I have two kids and love being a mom. Sometimes its hard. I have my days where I just want to scream and run because they drive me crazy! But, then when they tell me they love me it just melts my heart. Being a mom is not for everyone. I know people that dont want to have kids like my cousin. Her parents are very uspet with her. They feel that there is something wrong with her who would not want to have kids!! I tell the parents get off her back! Leave her alone! This is her choice. I feel like motherhood is not for everyone just like marrage is not for everyone. I give a lot of credit to people that speak up for themself and what they believe is a good life for them. Just because I like something doesn’t mean someone else has to like that also.

  11. I know a woman that I have been very close to for the last 4 years. Her husband just died. Her kids put her in to a nursing home and they dont really visit her. Ii go there to see her 2x a week with my kids.It breaks my heart that she had 4 kids and she took care of them when they were sick. She loved them, provided for them; now those kids cant take care of one mother! I think its very sad she is not my family member.I love her. She’s been good to my kids and me. I cant even imagine if i didnt go there to see her. Ii just dont know how her kids sleep at night.

  12. Linda U. says

    I have three children and five step-children from two other marriages. What a joy it’s been to have them in my life…yes….there were sacrifices and sometimes I wanted to run away, especially when five of them lived with me. But I am a very lucky woman: each of these wonderful beings have become my adult friends, and I am so lucky to be part of their lives. For me, the choice was simple at the time I made it…but every person has the right to make their own choices. I am also glad that my children made the decision to have children…selfishly, I have 13 grandchildren to spoil and to love. More importantly, I have the opportunity to see what great parenting skills my kids have, and to witness the strong relationships they have developed with their own children. Having children was the right decision for me…but it’s not right for everyone.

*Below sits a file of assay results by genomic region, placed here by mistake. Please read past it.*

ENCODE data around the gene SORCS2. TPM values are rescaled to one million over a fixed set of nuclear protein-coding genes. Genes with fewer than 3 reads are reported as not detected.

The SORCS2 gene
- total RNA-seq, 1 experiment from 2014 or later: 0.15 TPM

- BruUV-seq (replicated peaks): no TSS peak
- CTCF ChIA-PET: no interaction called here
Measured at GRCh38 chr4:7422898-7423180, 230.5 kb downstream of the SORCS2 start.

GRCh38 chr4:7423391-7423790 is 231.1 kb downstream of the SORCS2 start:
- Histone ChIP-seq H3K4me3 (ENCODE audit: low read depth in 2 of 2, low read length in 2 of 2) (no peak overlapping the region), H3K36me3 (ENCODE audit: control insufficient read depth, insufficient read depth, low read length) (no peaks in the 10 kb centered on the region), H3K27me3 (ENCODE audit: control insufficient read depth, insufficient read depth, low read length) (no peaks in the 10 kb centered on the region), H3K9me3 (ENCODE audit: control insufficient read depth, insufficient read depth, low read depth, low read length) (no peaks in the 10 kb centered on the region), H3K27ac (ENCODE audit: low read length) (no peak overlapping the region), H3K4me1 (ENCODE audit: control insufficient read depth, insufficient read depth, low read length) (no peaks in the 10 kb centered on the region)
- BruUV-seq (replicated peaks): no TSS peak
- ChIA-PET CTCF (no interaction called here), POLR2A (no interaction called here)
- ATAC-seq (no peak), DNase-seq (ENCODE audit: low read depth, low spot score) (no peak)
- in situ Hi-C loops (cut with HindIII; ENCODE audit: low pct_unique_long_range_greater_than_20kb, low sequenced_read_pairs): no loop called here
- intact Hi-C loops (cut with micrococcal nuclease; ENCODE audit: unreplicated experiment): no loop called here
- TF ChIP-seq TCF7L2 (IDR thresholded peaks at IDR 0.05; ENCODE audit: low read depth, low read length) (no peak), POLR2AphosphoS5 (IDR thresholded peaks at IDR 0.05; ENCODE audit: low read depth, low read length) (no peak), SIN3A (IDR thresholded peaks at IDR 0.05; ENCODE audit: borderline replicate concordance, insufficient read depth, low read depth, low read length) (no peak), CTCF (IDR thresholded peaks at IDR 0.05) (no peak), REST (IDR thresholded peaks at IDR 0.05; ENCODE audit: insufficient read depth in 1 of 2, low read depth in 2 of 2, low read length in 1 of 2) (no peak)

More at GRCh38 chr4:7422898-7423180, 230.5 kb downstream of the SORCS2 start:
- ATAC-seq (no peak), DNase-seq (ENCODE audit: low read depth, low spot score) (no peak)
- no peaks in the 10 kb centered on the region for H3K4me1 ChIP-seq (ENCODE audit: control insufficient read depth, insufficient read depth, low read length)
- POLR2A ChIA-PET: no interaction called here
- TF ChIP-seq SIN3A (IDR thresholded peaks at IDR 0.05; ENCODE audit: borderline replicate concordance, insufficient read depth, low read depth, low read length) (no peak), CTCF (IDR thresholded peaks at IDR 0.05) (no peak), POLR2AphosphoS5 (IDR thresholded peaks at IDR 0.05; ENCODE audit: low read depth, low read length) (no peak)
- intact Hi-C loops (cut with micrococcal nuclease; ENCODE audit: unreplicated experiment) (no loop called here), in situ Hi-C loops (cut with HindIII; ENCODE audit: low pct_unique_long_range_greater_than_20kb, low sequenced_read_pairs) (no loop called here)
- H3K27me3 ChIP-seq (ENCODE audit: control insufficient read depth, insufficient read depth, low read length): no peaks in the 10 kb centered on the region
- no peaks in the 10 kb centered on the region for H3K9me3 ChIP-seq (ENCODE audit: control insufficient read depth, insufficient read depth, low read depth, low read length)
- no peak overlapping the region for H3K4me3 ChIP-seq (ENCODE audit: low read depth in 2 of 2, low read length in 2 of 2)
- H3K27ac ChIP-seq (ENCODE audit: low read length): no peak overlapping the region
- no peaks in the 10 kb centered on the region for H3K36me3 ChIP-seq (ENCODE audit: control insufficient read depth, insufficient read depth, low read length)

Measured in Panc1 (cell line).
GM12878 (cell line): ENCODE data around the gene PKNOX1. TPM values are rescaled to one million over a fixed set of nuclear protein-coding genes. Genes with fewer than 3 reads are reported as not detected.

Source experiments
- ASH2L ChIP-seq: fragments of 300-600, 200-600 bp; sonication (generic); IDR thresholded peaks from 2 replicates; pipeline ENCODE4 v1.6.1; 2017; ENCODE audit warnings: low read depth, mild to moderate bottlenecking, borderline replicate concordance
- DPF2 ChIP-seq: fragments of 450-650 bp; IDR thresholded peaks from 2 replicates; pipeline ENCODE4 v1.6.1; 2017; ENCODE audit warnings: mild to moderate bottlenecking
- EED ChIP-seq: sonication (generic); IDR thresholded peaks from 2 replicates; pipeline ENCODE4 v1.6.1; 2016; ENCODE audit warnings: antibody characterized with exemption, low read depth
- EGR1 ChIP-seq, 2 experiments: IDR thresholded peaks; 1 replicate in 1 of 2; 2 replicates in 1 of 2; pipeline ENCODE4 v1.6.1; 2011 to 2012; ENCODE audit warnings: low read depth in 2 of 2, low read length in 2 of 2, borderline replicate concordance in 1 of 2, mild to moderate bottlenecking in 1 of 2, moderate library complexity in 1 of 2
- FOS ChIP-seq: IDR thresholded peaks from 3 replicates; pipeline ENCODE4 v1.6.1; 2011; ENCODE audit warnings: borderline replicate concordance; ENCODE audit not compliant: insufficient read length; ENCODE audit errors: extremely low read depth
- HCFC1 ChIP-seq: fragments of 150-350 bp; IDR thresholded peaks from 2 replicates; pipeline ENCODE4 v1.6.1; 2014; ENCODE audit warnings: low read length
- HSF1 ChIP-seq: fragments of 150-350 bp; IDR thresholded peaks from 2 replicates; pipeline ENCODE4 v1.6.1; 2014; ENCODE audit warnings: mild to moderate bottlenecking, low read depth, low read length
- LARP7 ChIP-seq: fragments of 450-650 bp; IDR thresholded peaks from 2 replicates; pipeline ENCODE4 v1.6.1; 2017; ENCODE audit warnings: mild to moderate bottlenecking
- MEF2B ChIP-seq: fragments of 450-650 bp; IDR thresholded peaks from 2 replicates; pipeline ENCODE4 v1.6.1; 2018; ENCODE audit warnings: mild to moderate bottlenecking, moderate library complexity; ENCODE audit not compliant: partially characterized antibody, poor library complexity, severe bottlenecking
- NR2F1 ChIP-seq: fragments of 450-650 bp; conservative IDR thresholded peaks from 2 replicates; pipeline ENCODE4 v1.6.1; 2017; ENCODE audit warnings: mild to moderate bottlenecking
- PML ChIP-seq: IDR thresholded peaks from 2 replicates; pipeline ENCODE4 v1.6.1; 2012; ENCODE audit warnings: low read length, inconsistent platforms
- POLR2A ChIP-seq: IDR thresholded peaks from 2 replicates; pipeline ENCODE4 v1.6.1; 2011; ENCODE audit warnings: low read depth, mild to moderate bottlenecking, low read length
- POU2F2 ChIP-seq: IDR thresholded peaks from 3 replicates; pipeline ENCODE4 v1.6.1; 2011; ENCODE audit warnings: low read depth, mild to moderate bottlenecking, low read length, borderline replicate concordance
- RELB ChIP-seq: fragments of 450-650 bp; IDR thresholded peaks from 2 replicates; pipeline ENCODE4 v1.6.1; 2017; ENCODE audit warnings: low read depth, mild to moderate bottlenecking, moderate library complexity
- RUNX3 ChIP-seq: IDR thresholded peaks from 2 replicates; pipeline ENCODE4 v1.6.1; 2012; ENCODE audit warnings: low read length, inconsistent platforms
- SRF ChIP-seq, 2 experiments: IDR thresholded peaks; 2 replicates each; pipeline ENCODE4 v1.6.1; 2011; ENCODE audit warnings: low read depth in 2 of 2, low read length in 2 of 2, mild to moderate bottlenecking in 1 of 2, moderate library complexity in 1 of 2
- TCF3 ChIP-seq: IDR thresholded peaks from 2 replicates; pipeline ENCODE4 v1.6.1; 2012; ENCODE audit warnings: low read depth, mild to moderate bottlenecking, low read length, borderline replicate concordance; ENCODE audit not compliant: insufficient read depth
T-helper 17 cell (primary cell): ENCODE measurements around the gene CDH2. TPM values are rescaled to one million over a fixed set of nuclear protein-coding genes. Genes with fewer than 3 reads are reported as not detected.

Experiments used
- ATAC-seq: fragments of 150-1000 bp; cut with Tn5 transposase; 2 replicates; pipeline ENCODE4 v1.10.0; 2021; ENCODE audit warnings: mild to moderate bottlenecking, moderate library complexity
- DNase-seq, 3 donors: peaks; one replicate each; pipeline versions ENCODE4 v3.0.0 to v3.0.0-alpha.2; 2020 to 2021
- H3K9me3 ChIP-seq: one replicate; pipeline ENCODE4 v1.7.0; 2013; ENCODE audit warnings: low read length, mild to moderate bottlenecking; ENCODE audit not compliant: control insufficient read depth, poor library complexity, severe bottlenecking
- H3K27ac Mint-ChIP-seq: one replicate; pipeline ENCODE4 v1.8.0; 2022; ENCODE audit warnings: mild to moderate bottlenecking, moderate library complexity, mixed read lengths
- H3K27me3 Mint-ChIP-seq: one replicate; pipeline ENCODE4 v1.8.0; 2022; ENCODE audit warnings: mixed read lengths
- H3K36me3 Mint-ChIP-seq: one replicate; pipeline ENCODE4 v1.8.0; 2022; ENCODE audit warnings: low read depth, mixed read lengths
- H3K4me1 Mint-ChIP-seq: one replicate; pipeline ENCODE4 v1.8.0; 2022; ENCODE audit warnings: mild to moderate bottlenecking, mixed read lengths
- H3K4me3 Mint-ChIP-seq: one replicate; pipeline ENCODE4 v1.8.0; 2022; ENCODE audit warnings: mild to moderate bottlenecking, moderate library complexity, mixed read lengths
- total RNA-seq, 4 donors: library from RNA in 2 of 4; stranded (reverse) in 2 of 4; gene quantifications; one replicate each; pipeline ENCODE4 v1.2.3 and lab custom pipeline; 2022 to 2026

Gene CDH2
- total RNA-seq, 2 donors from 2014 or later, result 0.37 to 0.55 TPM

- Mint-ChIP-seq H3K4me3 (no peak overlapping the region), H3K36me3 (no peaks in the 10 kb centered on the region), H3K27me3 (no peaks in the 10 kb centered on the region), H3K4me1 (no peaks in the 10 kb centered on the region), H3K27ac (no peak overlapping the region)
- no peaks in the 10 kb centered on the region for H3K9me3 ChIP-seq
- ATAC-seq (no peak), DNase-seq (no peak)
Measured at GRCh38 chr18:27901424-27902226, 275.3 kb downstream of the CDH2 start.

• marciawp says

      Those of us who choose not to parent are truly happy for you and those who feel made the right choice. It’s all about choices… and the consequences. Do you or anyone out there feel you are prepared for those consequences whether it’s to parent or not to parent? If your children had not had children…. by choice, how would you have felt?
      Is anyone out there who has grandchildren and are DISAPPOINTED in them? Please tell us about that.

  13. Realistically, not every couple is designed nor qualified to be nurturing and competent parents. But how will the members of the qualifying committee be chosen??? Until then, anything goes. Hopefully each person will decide if this lifetime engagement is right for a lifelong journey.

    • marciawp says

      Of course, there must be freedoms to choose about whether parenting is a career you want. However, in my opinion, it’s one of the most important careers of a lifetime. Do you, or anyone, feel people are getting educated to question whether or not this career is for them? Do you think the schools are doing their job? I will open another discussion about this on the POSTS.

  14. Gloria Jacobovitz says

    Very interesting topic and very timely; there is an increasing number of women that cant get pregnant . Although I have kids and I cant imagine my life without them I can understand women that decide to go childless; it is a personal choice and this country is all about personal choices.

    • marciawp says

      Infertility is an agonizing challenge. I’ve heard from so many men and women struggling with it’s emotional and physical toll. I’ve often spoken to infertile support groups who at first, see me as a threat. However, after I’ve spoken, see a new way to fight. They switch from the sentence of being childless to being “childfree”. This takes them away from being a victim to being more in control of how they live their lives.
      I’m thrilled you are happy with your choice to parent.

  15. david kaplan says

    Please excuse the length of this piece, but the complexity of these ideas precludes brevity. Succinctness is the best I can hope for.